Place Parchment on Top of Butter, Then Butter the Parchment

buttered pan. Butter the top of the parchment too. Now you can throw away the wrappers. Now place flour or cocoa, depending on the flavor you are making, in the pan and shake around until there is a light dusting on the bottom and sides of the pan.

The butter should make this stick. Dump the excess into the other pan and repeat, then tap the excess from that pan into the trash. Now your pans are ready. This makes so much difference, you won’t believe how easy these turn out.

Step 2. Cream butter and sugar in your electric mixer. Let the mixer run until the end result is nice and fluffy.  You don’t want a lead cake!  Now you add whatever flavorings, vanilla, eggs, etc. beating

Add Dry Then Wet Then Dry SLOWLY

Add Dry Then Wet Then Dry SLOWLY

after each addition.

Step 3. Your recipe undoubtedly told you to mix your dry ingredients together and your wet together. Keep these separate for now. Add 1/3 of the dry mix and let combine. Then add ½ the wet mix

and let combine. Proceed in that order, beginning and ending with dry ingredients. Don’t add anything too fast or you’ll wind up with a counter full of goo.

Batter in Floured Pans

Batter in Floured Pans

Step 4. Fill the pans. Pour half your batter into each pan. Hold each pan a few inches off the floor and drop unceremoniously.  Why?  This not only evens out the top but also gets rid of any air pockets that will collapse later leaving you a moonscape of a cake.

Step 5. Bake! Place the cakes evenly spaced in the oven, near the center. Set your timer for 5 minutes less than your recipe says, start checking then. If you have an oven light, use it. You can see if it looks like it’s browning, etc.  When you think they are close to done. Quickly pull out the oven rack and plunge a toothpick into the center of one cake. If it comes out clean take the cakes out of the over and cool.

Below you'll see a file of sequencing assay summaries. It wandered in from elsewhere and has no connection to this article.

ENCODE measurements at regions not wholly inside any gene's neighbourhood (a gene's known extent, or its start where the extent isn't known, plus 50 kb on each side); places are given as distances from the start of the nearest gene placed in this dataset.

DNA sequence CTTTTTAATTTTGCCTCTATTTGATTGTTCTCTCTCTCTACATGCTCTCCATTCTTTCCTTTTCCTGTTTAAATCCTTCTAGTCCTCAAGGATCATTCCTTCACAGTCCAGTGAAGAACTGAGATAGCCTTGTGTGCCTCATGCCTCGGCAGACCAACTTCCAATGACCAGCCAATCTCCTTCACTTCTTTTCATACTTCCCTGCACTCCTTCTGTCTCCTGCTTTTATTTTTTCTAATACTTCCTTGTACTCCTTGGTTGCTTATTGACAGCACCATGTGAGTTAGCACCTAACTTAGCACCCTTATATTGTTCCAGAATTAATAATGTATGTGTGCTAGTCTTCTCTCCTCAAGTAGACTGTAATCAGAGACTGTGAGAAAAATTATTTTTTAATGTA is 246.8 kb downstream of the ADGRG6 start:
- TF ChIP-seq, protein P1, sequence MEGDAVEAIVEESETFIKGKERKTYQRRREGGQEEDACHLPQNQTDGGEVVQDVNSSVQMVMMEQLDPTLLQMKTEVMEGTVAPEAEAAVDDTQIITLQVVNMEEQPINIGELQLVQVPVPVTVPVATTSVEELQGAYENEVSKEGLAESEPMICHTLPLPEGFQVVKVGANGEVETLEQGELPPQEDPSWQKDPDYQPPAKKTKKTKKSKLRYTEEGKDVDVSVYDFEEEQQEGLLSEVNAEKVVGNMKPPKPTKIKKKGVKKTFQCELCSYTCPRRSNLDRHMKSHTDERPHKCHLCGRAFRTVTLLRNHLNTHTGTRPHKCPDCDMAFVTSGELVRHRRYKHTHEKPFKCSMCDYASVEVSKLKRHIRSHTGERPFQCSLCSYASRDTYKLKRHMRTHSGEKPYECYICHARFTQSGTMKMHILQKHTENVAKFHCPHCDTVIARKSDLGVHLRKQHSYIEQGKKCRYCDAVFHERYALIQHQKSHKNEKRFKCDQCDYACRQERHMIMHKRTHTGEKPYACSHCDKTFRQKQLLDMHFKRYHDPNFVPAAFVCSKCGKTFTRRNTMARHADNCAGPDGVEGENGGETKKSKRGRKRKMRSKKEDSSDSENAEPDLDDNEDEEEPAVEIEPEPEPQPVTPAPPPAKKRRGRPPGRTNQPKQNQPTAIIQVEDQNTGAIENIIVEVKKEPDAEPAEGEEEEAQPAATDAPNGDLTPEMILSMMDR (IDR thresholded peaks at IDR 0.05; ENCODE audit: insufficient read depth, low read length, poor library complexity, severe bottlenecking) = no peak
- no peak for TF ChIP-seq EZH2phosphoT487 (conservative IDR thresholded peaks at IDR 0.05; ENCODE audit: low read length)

Step 6. Cooling – cool the cakes for 5 minutes on a rack, pan down.  After 5 minutes, flip the pans so the cake can flatten our it’s top. Let the cakes cool for 15 minutes this way and them remove your clean pans, ie. no half a cake stuck in them.  Now just let the cakes cool all the way before filling and icing. I refrigerate mine overnight out of sheer laziness. I pop them in gallon size zip top bags and ice the next day. Incidentally, a cooled cake will create less crumbs when icing. When completely cool you can even out the tops if they didn’t do so themselves.

Step 7. Filling and icing. Take your chosen filling and slap ‘er on. Set the second (and third) layers on top and get to icing. Apply a crumb coat to your cake before icing it proper. I usually heat some of my icing so it’s thinner than normal and quickly go over the cake as thin as I can.  Let this set up for at least an hour before applying your final icing.  If applying fondant you can apply a thicker crumb coat and let set for 30 minutes. You want the fondant to stick, yet not slide off so semi-set is the way to go.

Take a photo, because really who doesn’t  love a cake photo? And eat!  Happy Nomming!

One Comment leave one →
  1. Mom! permalink
    March 31, 2012 5:13 PM

    I did tell you all those things, but I bet you don’t really remember that I told you!!